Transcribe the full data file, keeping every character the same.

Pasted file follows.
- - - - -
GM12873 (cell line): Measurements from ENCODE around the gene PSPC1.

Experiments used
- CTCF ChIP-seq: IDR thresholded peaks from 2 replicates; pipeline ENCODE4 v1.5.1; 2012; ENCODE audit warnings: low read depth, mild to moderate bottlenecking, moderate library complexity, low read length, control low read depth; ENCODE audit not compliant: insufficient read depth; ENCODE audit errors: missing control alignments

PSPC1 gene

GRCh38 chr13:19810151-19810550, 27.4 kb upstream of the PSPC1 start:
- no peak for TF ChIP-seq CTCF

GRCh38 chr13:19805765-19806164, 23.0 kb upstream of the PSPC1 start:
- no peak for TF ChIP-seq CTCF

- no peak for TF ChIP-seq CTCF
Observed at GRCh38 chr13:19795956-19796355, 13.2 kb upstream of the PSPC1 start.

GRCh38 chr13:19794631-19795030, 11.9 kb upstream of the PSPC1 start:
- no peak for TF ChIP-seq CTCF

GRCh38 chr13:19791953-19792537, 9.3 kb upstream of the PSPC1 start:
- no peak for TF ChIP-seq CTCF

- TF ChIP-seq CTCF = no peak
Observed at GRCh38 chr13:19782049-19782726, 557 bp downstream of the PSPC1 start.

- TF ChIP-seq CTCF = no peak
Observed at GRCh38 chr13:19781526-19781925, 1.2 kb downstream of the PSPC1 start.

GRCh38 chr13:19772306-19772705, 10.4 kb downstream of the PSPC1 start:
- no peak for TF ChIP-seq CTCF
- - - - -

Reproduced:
GM12873 (cell line): Measurements from ENCODE around the gene PSPC1.

Experiments used
- CTCF ChIP-seq: IDR thresholded peaks from 2 replicates; pipeline ENCODE4 v1.5.1; 2012; ENCODE audit warnings: low read depth, mild to moderate bottlenecking, moderate library complexity, low read length, control low read depth; ENCODE audit not compliant: insufficient read depth; ENCODE audit errors: missing control alignments

PSPC1 gene

GRCh38 chr13:19810151-19810550, 27.4 kb upstream of the PSPC1 start:
- no peak for TF ChIP-seq CTCF

GRCh38 chr13:19805765-19806164, 23.0 kb upstream of the PSPC1 start:
- no peak for TF ChIP-seq CTCF

- no peak for TF ChIP-seq CTCF
Observed at GRCh38 chr13:19795956-19796355, 13.2 kb upstream of the PSPC1 start.

GRCh38 chr13:19794631-19795030, 11.9 kb upstream of the PSPC1 start:
- no peak for TF ChIP-seq CTCF

GRCh38 chr13:19791953-19792537, 9.3 kb upstream of the PSPC1 start:
- no peak for TF ChIP-seq CTCF

- TF ChIP-seq CTCF = no peak
Observed at GRCh38 chr13:19782049-19782726, 557 bp downstream of the PSPC1 start.

- TF ChIP-seq CTCF = no peak
Observed at GRCh38 chr13:19781526-19781925, 1.2 kb downstream of the PSPC1 start.

GRCh38 chr13:19772306-19772705, 10.4 kb downstream of the PSPC1 start:
- no peak for TF ChIP-seq CTCF